Cheap Seats Daily: Frisbee Inventor Dies, Local Ultimate Club Moves Indoors
Walter Morrison, 90, the man most often credited with inventing the Frisbee, has died. Morrison, lately of Monroe, Utah, marketed the disc we all grew to know and love as the Pluto Platter in the 1950s, before selling it to toy giant Wham-O, which changed the name to Frisbee and launched an international fad.
Just as Morrison sails off to his, um, ultimate reward, the Washington Area Frisbee Club (WAFC), which wouldn't exist had he not spawned such a cool brainchild, is about to try something new and different.
On Tuesday, the D.C. clique's winter ultimate league will open play at the D.C. Armory. That's the first time it's ever held a competition where the sun don't shine.
"I've been trying to bring the game indoors to the Armory for 10 years," says John Capozzi, a longtime fixture on the city's political and Frisbee scenes. Capozzi, for all his political connections, says things might never have been taken inside without the efforts of current WAFC president Bryan Steffen.
"Brian gets all the credit," Capozzi says. "He made it happen."
(AFTER THE JUMP: Renting the armory's gotta cost a lot, right? Didn't Lee Atwater play there? Doesn't that place still smell like Dumbo dung? Are Frisbees allowed in Ultimate yet? A Redskins connection to Bill Clinton's health scare? So THAT's how we ended up with Dan Snyder?)
Progress isn't cheap: Capozzi says that renting the huge space (capacity: 10,000) where Lee Atwater once jammed with Buddy Guy and George H.W. Bush, and where P.T. Barnum's elephants have been pooping for decades, will cost the club $800 per night.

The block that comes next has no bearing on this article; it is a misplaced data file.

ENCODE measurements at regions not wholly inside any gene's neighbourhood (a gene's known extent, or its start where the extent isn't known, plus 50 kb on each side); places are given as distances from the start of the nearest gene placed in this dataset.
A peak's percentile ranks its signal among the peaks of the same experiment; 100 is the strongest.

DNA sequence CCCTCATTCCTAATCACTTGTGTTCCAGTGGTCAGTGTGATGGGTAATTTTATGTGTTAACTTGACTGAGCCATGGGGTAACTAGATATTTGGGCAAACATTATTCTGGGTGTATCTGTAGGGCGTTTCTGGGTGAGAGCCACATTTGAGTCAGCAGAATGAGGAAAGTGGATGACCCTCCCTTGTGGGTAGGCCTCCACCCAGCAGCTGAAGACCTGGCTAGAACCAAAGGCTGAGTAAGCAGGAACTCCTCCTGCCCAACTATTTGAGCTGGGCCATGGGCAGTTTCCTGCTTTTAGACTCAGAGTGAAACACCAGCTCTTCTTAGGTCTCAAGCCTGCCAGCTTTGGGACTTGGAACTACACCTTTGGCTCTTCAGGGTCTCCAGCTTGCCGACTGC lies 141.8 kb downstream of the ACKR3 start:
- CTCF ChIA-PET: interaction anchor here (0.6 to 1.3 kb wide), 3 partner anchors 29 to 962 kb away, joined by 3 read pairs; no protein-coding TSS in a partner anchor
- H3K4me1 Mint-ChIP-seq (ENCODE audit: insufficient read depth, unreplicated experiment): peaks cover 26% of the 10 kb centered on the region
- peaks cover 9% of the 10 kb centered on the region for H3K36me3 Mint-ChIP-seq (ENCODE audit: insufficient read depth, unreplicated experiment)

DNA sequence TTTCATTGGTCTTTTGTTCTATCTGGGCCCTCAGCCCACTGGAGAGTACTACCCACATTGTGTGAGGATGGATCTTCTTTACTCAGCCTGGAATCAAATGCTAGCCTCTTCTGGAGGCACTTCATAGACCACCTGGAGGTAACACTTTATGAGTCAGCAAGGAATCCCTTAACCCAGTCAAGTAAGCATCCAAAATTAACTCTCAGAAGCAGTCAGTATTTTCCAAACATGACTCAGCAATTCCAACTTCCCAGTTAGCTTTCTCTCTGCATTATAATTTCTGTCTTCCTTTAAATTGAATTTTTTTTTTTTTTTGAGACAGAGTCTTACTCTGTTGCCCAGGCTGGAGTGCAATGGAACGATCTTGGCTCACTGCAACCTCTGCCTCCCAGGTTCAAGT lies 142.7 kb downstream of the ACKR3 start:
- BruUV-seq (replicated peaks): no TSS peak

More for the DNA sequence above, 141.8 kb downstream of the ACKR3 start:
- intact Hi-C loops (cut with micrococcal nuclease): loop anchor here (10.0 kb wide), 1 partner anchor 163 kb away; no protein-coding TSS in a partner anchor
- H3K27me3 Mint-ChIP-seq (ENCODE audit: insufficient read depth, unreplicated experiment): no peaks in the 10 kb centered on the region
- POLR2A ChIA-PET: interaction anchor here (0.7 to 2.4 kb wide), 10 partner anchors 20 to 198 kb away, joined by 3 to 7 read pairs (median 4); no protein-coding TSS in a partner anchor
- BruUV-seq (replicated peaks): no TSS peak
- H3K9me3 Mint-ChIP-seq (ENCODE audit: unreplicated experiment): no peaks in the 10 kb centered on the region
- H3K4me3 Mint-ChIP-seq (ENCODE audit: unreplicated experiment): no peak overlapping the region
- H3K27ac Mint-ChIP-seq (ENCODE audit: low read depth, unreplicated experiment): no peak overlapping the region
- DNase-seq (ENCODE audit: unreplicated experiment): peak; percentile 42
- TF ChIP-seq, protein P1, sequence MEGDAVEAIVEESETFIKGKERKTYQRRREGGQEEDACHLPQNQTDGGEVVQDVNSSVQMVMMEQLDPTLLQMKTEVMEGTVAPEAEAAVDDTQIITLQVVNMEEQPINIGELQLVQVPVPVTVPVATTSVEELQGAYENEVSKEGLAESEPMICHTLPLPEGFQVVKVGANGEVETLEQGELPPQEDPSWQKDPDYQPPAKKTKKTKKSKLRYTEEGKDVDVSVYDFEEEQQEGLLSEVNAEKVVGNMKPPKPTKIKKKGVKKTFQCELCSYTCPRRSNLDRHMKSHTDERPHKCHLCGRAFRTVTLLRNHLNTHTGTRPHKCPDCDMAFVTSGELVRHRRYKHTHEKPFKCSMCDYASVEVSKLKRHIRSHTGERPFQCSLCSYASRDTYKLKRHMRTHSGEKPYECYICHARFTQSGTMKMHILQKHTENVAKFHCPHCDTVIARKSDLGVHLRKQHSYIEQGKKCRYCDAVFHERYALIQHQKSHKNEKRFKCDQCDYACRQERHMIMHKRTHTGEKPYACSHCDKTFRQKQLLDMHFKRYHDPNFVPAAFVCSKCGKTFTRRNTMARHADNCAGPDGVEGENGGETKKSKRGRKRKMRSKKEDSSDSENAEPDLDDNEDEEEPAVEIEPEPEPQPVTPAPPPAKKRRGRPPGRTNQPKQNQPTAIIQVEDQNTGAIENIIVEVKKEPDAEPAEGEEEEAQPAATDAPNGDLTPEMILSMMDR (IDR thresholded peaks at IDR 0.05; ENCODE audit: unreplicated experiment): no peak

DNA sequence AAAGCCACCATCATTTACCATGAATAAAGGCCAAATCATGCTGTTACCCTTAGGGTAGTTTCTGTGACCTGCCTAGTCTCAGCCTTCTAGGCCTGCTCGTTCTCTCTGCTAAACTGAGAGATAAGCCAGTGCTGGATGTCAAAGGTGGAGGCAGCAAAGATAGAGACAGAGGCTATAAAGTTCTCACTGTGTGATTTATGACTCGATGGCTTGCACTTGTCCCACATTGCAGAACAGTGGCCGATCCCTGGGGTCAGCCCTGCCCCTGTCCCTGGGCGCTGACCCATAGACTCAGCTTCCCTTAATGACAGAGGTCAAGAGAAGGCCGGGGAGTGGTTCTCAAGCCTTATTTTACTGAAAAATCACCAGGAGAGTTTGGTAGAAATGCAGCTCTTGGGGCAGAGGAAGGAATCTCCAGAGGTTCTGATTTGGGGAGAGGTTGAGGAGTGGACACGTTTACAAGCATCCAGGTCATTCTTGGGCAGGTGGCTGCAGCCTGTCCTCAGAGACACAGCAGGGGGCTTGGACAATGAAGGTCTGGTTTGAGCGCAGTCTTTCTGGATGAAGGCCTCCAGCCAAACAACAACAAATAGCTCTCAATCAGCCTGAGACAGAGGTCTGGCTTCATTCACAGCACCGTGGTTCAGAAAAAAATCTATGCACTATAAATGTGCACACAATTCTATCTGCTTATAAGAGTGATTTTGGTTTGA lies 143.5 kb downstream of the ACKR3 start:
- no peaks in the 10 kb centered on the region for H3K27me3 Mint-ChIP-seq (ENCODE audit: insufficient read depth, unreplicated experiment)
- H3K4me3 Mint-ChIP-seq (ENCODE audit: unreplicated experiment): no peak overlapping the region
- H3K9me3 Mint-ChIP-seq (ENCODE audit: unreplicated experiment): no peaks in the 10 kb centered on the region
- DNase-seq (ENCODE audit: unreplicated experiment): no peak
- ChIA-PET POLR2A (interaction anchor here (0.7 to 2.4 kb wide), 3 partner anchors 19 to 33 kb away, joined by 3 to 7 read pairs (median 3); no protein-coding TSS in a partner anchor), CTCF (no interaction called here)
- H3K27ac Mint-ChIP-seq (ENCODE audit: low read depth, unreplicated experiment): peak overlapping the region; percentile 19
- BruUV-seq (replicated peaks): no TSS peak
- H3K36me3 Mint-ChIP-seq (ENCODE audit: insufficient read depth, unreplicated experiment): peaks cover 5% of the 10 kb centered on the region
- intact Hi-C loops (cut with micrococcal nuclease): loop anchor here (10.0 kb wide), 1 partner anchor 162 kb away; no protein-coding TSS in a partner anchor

That comes out to about $7,000 for the season, says Capozzi. But, particularly with the recent weather, he's pretty sure members will be enthused enough about having a roof over their heads and a warm place to play that they'll pony up enough to for the club to break even on the venture.
The ultimate games will not be played on the artificial turf surface that was briefly tread on by the D.C. Armor, the indoor football team that left the building after one horrific season in the American Indoor Football Association.
Instead, Capozzi says, they'll use the same wood floor that the D.C. Rollergirls, another Armory tenant, roll on.
Capozzi says he doesn't expect players to let the venue change their style of play, even with its roof and the harder-than-normal surface.
"If they think they can come up with a catch," Capozzi says, "people are still going to dive for it."
Back to the dead guy for a minute: One of the bizarrest situations I've learned about in my years of typing was that Wham-O's mismanagement had all but taken Frisbee, the trademarked product, out of Ultimate. I wrote about Frisbee's banishment from the game in 2001, and I'm still fascinated by that.
Bill Clinton's doctors held their press conference to discuss the ex-president's condition inside the Milstein Hospital Building of Columbia-Presbyterian Hospital in New York. The structure is named after the same Milstein family that produced Howard Milstein, the guy who was going to buy the Redskins from Jack Kent Cooke's estate — until the other NFL owners blackballed him.
The rejection of Howard Milstein opened the door for his junior partner to make the same $800 million offer that Milstein's group had bid, and gain control of the franchise.
And that, kids, is how we ended up with Dan Snyder.
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